Operating out of the historic French port of Saint-Malo, we use beautiful hand-crafted traditional boats, constructed by old-school artisans in a heritage workshop, and fabulous adventure to help teach young men and women how to grow up.

What to Expect

During each 20-day expedition, everyone takes turns learning and practicing the team tasks that sailing requires. We provide numerous opportunities for each student to make decisions and take responsibility for the various activities on the boats—everything from setting the itinerary to steering, choosing and trimming the sails, setting the course, navigating obstructions, giving the team orders, housekeeping, and making the meals and hot drinks. In such close quarters, participants quickly learn the importance of tolerance, trust, collaboration, and patience, not to mention the advantages of physical and mental fitness. Remember, too, that there are boats and then there are boats. Traditionally rigged yachts have over a mile of rope that can be manipulated to achieve greater speed, unlike most modern sailboats. That means everybody has to pitch in to keep up with the "rival" boat. In fact, it's hard to think of a better way to teach teamwork than working together on a classic yacht.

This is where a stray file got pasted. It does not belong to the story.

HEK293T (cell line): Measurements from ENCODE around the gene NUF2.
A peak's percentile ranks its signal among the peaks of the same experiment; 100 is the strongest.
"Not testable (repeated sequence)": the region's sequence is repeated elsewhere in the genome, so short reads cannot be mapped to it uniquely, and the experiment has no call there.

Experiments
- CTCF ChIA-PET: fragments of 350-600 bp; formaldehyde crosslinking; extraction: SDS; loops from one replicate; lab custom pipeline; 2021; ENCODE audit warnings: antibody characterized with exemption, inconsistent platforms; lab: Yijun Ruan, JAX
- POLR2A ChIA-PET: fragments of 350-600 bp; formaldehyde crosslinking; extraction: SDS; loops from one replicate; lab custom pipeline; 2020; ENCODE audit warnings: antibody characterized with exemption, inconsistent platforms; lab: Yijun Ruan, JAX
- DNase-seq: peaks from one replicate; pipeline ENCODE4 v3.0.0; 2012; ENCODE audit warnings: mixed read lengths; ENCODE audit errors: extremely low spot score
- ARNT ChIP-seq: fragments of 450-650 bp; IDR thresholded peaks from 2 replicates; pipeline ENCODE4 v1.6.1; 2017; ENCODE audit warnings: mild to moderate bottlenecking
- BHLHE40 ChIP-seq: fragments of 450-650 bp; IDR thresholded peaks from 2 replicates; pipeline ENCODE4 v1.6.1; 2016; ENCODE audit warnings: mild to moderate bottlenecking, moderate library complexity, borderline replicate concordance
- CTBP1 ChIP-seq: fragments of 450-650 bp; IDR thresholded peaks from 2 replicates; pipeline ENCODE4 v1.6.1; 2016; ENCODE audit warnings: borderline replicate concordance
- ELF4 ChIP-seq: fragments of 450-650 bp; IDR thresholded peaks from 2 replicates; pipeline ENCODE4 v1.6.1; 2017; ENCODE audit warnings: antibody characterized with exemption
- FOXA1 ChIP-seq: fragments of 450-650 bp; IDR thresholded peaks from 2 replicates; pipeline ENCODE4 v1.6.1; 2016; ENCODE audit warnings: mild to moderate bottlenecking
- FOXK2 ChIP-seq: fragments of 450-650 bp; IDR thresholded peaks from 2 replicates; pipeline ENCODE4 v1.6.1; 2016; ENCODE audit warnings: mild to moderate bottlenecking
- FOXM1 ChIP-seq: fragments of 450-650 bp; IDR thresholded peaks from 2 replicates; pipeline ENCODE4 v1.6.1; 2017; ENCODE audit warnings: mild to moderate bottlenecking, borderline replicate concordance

College Essay Ideas

On land, the group visits historic sites, attractions, and museums. Ports along the English Channel are rich in history and culture. And when weather allows, we take walking tours of islands and towns.

Most mornings, there's an hour or two set aside to discuss some of the classic texts on effective life management and leadership. There's also time for reflecting on how to apply acquired insights.

Of course, at the end of the day, leadership is ultimately about "becoming"—becoming self-confident enough to make calculated decisions and persuade others to follow. Developing a resourcefulness forged by challenges. And overcoming the paralysis caused by a fear of failure or lack of motivation.

That's why we do what we do the way we do it—the way we've done it for years. And why it's not uncommon for students, standing at the bow of a pilot cutter under full sail, to be struck by a rush of exhilaration and a sudden unexpected awareness of their amazing potential.